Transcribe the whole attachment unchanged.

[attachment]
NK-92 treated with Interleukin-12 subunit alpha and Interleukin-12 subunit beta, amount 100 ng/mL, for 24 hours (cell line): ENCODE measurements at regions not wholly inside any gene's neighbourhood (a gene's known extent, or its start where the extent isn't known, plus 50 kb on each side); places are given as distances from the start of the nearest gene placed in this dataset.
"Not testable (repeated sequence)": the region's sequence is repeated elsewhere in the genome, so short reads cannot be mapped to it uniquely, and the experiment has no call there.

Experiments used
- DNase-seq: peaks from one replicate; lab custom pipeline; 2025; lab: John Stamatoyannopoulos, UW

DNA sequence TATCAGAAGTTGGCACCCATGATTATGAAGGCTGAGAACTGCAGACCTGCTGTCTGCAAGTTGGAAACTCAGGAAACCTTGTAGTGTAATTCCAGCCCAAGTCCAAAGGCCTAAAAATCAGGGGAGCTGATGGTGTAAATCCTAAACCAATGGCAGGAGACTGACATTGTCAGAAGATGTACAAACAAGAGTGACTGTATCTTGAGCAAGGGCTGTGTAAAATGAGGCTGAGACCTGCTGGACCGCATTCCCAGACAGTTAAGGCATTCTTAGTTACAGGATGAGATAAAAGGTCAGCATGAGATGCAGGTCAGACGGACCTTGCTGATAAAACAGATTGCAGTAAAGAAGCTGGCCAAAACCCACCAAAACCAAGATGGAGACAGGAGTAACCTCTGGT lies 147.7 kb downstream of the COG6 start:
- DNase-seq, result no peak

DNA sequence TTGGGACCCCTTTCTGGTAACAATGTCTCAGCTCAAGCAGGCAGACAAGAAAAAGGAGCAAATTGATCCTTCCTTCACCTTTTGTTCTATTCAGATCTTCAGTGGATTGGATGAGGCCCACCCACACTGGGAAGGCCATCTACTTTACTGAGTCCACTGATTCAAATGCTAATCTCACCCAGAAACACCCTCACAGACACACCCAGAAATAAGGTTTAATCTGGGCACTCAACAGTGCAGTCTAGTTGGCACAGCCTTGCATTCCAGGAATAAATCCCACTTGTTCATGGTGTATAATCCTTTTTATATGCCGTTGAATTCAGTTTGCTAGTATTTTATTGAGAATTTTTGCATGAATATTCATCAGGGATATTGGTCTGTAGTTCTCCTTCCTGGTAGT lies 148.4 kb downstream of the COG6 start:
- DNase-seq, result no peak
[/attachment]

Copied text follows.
NK-92 treated with Interleukin-12 subunit alpha and Interleukin-12 subunit beta, amount 100 ng/mL, for 24 hours (cell line): ENCODE measurements at regions not wholly inside any gene's neighbourhood (a gene's known extent, or its start where the extent isn't known, plus 50 kb on each side); places are given as distances from the start of the nearest gene placed in this dataset.
"Not testable (repeated sequence)": the region's sequence is repeated elsewhere in the genome, so short reads cannot be mapped to it uniquely, and the experiment has no call there.

Experiments used
- DNase-seq: peaks from one replicate; lab custom pipeline; 2025; lab: John Stamatoyannopoulos, UW

DNA sequence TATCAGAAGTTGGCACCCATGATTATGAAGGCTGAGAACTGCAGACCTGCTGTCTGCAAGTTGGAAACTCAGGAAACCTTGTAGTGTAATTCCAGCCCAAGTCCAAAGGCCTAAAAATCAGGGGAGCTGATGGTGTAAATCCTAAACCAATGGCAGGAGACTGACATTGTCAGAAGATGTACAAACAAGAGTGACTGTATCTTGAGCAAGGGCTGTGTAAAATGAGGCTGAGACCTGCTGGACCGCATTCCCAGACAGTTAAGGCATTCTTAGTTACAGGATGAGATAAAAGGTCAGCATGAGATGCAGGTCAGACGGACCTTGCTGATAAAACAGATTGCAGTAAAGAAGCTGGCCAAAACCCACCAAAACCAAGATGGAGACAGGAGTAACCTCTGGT lies 147.7 kb downstream of the COG6 start:
- DNase-seq, result no peak

DNA sequence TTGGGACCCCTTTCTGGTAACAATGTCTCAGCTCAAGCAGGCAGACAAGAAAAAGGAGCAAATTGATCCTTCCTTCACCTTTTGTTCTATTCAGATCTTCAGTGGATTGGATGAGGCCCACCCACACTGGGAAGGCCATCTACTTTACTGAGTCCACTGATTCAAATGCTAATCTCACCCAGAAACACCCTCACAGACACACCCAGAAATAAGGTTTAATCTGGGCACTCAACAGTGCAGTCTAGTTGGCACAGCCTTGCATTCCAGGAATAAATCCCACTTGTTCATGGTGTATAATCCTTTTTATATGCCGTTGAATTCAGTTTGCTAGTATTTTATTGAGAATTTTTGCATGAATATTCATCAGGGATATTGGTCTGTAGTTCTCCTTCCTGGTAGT lies 148.4 kb downstream of the COG6 start:
- DNase-seq, result no peak